Albino Rat: a totally normal rat, but ghostly white with red eyes. They are always seen solo and always way too close the someones face. The albino rat is considered a foul omen, and unless immediately killed (which is difficult because they are fast and small) something unplesant will surely happen by the next sunset.
Barfwing: These are bats that have developed a defense mechanism that causes them to reek as if they were trogoldytes. When startled, they will fly away from the party but everyone must pass a CON check as though affected by troglodyte musk (per Hacklopedia).
Cave Lizards: Always found in clustered herds of 100+1d100p, these foot long lizards are docile but spook easily. If prodded or otherwise molested, the her's instinct is to swarm over the attacker in a matter of seconds (1d4+2 in fact). From that point forward, the swarmed individual won't be able to do anything and will be crushed and suffocated in a number of seconds equal to twice their CON. Treat the heard like a swarm - for any damage done, half is also done to the target.
Dungeon Cat: a scrawny cat that will follow the party around if they feed it and hiss a warning when danger approaches (-1 to everyone's initiative). Mistreatment will cause it to urinate on a random party member's pack, making them stink terribly (and it is un-washable). This stink will attract more monsters and make hiding undetected less likely.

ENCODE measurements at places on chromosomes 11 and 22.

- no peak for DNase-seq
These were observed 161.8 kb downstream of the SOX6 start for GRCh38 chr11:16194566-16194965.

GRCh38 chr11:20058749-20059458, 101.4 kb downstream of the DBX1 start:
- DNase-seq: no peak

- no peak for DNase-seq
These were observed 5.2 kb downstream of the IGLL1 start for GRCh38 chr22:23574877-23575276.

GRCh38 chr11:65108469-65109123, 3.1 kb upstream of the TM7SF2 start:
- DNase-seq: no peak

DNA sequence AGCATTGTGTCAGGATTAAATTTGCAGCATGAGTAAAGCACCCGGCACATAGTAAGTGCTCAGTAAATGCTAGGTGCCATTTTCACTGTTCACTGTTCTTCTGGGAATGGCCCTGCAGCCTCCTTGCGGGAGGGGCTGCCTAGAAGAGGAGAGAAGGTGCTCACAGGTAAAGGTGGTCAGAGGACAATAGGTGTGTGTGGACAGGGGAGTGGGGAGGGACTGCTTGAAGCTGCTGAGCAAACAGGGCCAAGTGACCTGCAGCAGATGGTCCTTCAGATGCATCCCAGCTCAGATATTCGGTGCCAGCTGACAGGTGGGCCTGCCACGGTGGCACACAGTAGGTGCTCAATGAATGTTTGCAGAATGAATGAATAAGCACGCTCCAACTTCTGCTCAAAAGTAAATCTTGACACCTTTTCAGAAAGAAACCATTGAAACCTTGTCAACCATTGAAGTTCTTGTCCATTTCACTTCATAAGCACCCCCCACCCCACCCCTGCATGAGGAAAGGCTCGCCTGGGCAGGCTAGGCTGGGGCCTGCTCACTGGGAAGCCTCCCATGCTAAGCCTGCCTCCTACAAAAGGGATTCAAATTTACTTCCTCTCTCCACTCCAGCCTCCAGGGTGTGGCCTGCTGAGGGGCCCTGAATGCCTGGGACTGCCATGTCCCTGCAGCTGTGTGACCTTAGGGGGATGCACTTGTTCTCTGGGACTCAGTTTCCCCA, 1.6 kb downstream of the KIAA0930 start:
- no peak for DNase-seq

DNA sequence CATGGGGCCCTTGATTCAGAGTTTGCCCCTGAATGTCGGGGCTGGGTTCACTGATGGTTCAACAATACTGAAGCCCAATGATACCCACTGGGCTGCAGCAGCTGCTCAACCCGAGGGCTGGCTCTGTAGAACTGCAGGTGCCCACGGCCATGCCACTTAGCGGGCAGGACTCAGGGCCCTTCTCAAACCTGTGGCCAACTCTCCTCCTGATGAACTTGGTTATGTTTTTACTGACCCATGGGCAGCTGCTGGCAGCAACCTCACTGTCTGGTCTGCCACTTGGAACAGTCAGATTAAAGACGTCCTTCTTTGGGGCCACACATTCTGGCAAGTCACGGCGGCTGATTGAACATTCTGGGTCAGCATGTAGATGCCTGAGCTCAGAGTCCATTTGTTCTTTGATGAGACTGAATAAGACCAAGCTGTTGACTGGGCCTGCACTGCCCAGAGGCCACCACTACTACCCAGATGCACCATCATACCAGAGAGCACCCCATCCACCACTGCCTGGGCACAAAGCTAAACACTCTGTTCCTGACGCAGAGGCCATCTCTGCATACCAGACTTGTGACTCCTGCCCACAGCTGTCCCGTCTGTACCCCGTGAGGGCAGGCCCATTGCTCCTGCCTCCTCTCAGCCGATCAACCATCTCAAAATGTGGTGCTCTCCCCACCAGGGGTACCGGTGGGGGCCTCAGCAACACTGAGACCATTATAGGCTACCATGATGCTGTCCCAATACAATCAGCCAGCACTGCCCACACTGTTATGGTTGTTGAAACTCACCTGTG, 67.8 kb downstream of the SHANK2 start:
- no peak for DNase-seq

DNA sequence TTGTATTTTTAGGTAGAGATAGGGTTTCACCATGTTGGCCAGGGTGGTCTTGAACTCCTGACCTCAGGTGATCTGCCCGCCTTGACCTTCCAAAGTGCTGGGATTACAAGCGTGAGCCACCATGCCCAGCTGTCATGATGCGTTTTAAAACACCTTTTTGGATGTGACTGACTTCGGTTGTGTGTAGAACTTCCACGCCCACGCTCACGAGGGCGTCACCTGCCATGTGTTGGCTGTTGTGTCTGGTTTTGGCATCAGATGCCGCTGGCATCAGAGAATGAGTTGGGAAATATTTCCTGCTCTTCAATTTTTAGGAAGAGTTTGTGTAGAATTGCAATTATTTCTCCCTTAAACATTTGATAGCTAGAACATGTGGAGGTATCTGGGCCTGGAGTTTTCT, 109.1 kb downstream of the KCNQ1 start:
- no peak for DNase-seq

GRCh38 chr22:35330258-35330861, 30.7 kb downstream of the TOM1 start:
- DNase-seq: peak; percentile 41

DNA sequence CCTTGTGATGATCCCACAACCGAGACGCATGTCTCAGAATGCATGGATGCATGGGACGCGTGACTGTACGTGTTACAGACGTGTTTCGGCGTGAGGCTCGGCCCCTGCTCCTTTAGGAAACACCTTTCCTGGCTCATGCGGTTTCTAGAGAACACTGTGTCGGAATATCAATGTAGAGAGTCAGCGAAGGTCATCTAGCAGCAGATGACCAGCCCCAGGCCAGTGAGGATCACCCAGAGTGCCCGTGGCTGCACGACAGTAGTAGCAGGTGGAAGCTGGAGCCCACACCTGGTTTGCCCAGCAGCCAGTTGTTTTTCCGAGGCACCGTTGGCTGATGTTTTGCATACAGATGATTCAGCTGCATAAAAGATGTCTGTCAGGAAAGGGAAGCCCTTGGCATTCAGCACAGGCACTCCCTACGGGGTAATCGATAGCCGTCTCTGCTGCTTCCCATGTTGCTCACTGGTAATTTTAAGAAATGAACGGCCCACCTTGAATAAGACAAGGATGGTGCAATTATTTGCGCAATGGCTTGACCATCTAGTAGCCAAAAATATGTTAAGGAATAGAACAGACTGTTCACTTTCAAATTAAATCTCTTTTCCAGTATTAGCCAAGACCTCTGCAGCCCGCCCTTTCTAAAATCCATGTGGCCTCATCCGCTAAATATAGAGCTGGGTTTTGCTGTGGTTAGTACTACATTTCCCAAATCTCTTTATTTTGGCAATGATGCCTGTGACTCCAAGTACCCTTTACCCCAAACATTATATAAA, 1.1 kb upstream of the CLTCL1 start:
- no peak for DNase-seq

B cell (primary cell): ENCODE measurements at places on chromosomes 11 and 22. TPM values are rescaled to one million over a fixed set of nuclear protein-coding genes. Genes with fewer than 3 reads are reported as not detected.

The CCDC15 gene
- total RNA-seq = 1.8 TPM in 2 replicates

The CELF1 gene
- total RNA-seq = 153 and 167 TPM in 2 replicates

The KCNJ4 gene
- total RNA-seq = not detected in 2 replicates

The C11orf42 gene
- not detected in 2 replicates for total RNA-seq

Giant Rat: per Hacklopedia
Huge Scorpion: Treat as a Very Large Spider per Hacklopedia but their poison paralyzes for 1d6x10 minutes. They will always be found under something else and likely have surprise.
Huge Toads: Big freaking toads looking for bugs and small rats and the like. Non-combatant. 25% of huge toads have a hallucinogenic poison they excrete for protection.
Irontooth Goat: These are goats that live in dungeons and have iron teeth. They tend to follow a party and try to eat everything (like weapons). Treat as a hunting dog per Hacklopedia if attacked it will defend itself to the death. Irontooth Goats don't flee